Updated: 8/16/15; 18:58:23

pedantic nuthatch
Life in a Northern Virginia suburb of Washington, D.C. B.M.A.T.C., and Etruscan typewriter erasers. Blogged by David Gorsline.

Friday, 10 February 2006

Do not ask Sheryl Crow for help with your physics homework. Here's a chorus from her "Good Is Good:"

And every time you hear the rolling thunder
You turn around before the lightning strikes;
And does it ever make you stop and wonder
If all your good times pass you by?

Does she really not know that you see the lightning first, then hear the thunder? Or maybe she's being "«i r o n i c»!!!"

Jeez, what are they teaching these kids these days?

posted: 11:32:34 PM  

Ben Hunt rounds up the best-designed web sites of today.

(Thanks to Boing Boing.)

posted: 10:41:47 AM  

Alvin Ailey American Dance Theater, Kennedy Center Opera House, Washington

The Aileys are most successful when the choreography calls for a loose, improvisational "can-you-top-this" vibe, as in the "San Sebastian" section of Billy Wilson's The Winter in Lisbon (1992), set to Latin jazz tunes by Dizzy Gillespie and Charles Fishman. That groove is also at work in the second section of Love Stories (2004) (Jamison/Battle/Harris), made in honor of Ailey. Everybody, on stage and in the house, has fun with the following section, which uses a remix of young Stevie Wonder's "Fingertips:" it's a lyrical spazz-out.

Ailey's own Witness (1986), a solo for Renee Robinson and scored by a traditional spiritual sung by Jessye Norman, is difficult to get a read on. The piece is lit, in part, by votive candles arranged across the stage; the mood is elegiac. The opening sections are so iconic, such a recapitulation of modern dance in the 20th century, as to be almost parody. Then later, in the closing section, as all of the preceding accompanying music is mashed together, the dancer repeats the phrases. Is she a portrait of perseverance, enduring in the brutal world? Or does she descend into introspective madness?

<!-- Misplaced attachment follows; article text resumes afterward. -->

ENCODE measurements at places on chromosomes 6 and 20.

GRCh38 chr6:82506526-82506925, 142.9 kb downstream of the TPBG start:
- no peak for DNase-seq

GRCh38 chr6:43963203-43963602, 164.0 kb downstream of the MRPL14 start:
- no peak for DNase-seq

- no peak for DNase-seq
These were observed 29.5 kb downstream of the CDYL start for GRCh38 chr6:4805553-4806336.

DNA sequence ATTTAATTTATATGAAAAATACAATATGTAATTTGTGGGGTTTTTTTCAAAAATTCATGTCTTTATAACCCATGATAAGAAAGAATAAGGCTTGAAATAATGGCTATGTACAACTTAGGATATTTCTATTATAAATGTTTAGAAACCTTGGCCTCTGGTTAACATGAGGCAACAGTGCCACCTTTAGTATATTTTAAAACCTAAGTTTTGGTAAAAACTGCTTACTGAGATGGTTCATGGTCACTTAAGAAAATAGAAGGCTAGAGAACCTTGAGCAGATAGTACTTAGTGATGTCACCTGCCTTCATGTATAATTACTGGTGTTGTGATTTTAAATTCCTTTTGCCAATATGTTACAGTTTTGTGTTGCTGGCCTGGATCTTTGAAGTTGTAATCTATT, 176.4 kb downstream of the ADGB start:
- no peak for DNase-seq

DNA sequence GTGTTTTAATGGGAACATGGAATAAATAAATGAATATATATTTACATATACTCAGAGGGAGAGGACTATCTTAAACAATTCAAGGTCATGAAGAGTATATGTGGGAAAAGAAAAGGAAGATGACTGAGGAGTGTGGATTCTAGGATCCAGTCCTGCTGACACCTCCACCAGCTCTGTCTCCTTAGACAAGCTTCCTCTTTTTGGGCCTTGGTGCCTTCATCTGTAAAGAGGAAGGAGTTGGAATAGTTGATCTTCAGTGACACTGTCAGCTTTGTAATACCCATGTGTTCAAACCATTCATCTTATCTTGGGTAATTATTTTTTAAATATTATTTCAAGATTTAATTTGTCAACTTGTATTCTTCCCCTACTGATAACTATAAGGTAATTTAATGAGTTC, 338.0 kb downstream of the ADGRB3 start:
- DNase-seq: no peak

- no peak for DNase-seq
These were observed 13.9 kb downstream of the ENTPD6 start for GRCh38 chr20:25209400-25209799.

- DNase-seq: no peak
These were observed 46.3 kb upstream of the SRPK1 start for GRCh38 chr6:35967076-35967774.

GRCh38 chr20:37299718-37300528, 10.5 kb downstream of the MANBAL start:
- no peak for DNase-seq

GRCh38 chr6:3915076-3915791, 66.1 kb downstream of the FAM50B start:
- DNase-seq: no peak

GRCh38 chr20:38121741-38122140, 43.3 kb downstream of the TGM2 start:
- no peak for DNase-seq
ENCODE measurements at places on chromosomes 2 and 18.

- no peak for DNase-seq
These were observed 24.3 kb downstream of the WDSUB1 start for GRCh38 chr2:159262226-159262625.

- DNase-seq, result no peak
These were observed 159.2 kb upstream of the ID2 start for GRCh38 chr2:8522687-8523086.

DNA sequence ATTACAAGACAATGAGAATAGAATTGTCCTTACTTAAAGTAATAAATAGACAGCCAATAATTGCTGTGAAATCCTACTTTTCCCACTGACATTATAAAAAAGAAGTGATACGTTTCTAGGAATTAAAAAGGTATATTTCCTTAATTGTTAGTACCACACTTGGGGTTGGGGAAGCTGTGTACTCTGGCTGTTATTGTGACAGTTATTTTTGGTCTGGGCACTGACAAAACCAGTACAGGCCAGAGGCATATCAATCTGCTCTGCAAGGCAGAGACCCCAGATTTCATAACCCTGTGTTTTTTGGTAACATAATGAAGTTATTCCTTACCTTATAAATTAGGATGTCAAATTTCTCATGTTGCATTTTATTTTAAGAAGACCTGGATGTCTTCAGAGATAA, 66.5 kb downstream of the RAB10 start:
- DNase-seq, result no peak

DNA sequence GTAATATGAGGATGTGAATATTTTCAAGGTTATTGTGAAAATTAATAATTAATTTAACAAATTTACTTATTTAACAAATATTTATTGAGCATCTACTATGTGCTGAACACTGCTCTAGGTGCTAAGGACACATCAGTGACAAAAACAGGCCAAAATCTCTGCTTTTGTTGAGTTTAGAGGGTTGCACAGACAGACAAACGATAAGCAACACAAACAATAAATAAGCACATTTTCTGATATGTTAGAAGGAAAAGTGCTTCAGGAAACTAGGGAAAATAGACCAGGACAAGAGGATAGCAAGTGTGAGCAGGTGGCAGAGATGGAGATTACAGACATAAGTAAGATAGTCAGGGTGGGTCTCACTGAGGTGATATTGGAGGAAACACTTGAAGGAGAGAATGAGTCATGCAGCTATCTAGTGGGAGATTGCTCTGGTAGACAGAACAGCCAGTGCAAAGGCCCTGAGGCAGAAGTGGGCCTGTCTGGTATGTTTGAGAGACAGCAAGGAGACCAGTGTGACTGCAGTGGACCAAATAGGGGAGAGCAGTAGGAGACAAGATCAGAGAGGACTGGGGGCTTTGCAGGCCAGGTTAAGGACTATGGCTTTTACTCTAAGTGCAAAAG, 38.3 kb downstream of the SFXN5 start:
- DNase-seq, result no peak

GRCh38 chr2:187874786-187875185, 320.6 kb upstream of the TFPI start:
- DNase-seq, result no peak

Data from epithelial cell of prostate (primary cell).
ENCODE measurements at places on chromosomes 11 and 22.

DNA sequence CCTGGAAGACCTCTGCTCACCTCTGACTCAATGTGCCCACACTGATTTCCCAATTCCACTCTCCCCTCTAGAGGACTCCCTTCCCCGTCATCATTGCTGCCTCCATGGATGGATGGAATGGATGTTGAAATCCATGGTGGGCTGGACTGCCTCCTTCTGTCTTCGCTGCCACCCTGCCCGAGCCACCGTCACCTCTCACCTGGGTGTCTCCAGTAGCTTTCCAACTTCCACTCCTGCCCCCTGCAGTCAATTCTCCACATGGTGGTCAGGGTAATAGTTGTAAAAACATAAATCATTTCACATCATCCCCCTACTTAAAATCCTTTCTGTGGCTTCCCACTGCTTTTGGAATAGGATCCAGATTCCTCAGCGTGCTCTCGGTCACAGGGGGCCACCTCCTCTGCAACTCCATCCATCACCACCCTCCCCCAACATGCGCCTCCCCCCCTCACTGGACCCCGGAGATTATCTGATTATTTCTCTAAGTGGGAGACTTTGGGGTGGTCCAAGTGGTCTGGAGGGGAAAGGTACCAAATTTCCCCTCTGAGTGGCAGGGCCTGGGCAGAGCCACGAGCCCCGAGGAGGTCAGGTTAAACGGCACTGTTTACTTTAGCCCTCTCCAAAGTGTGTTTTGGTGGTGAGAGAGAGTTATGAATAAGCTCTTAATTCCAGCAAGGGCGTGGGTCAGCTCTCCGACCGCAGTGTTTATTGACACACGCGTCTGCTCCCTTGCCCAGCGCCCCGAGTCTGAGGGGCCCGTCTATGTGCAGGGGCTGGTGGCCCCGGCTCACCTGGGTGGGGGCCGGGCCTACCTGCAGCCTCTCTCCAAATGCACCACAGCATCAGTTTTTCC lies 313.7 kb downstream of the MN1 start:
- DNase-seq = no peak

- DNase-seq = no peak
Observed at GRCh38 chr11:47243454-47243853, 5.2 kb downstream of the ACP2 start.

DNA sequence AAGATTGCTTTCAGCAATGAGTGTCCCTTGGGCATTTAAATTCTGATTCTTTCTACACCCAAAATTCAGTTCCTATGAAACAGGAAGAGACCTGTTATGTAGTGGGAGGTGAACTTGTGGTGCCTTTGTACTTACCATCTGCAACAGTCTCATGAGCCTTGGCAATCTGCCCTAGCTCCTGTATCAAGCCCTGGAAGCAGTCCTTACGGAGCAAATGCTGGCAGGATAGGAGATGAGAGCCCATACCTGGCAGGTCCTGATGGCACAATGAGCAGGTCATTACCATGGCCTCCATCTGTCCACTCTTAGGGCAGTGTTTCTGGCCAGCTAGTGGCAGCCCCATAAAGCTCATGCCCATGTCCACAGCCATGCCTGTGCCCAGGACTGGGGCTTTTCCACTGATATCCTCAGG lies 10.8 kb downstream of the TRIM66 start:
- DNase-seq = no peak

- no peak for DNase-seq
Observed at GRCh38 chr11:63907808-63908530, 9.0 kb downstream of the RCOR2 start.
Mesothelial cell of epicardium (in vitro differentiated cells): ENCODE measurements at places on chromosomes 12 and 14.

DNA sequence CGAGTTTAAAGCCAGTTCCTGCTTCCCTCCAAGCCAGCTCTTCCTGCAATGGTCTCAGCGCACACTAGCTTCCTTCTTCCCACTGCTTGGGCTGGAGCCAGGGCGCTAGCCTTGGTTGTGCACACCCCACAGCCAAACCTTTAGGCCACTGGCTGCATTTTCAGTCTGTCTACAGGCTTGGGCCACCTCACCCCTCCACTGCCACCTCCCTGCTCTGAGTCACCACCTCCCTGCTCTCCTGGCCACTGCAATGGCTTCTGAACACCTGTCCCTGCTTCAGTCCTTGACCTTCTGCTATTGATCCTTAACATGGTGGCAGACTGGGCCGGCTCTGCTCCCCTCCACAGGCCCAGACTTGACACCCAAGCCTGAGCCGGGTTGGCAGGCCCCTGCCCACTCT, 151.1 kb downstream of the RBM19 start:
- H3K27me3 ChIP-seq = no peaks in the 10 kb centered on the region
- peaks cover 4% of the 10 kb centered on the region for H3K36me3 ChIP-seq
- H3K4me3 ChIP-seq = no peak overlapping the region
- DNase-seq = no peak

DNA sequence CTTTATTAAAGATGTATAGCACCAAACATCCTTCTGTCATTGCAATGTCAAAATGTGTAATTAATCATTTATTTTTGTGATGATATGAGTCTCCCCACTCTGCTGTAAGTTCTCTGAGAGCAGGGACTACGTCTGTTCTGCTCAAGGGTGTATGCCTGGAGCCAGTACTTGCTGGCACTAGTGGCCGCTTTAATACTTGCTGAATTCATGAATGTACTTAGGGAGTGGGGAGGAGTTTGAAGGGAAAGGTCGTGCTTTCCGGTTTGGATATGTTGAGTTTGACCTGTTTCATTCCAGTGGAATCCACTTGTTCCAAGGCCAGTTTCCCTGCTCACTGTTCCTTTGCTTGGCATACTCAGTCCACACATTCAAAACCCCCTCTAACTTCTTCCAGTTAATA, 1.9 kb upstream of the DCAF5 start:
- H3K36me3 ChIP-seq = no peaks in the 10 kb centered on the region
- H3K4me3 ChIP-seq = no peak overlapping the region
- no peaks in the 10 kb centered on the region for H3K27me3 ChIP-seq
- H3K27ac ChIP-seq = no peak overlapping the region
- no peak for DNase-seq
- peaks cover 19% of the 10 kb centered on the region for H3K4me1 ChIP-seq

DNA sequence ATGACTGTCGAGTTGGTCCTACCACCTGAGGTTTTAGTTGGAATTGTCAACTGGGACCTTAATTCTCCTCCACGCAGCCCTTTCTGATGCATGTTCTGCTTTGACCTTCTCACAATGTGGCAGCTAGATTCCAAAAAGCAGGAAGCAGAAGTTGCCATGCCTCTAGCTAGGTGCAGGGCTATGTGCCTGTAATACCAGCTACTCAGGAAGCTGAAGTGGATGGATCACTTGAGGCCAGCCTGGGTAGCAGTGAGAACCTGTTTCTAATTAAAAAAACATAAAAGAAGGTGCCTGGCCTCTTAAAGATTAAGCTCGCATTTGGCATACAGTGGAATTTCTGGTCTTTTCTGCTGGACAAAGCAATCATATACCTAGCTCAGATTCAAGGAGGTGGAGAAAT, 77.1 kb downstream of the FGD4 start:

Probably the most interesting piece on the program is Acceptance in Surrender (2005), with choreography by Hope Boykin, Abdur-Rahim Jackson, and Matthew Rushing and music by Philip Hamilton. Lit by Al Crawford at low levels of raking light, the piece shares some qualities with David Parsons' Caught, also in the company's repertory. It's a languid, abstract dance for three men and one woman, a soul walking into the light for the first and last time.

posted: 10:03:03 AM  

Sommer Mathis reports that the Source Theatre, which has been essentially dark for two years, is closing for good, the 14th Street space to be converted into a theme bar. I've seen some good shows there, including one I didn't even intend to see. Sarah, friend to Kathy and me, was performing in an off-evening show, but we came on the wrong night and saw a pretty good version of Patrick Marber's Closer.

posted: 9:34:39 AM  

February 2006
Sun Mon Tue Wed Thu Fri Sat
      1 2 3 4
5 6 7 8 9 10 11
12 13 14 15 16 17 18
19 20 21 22 23 24 25
26 27 28        
Jan   Mar

just me
D. Gorsline, Proprietor

XFN Friendly

the ageless project

theme designed by

Copyright 2003-2006 © David L. Gorsline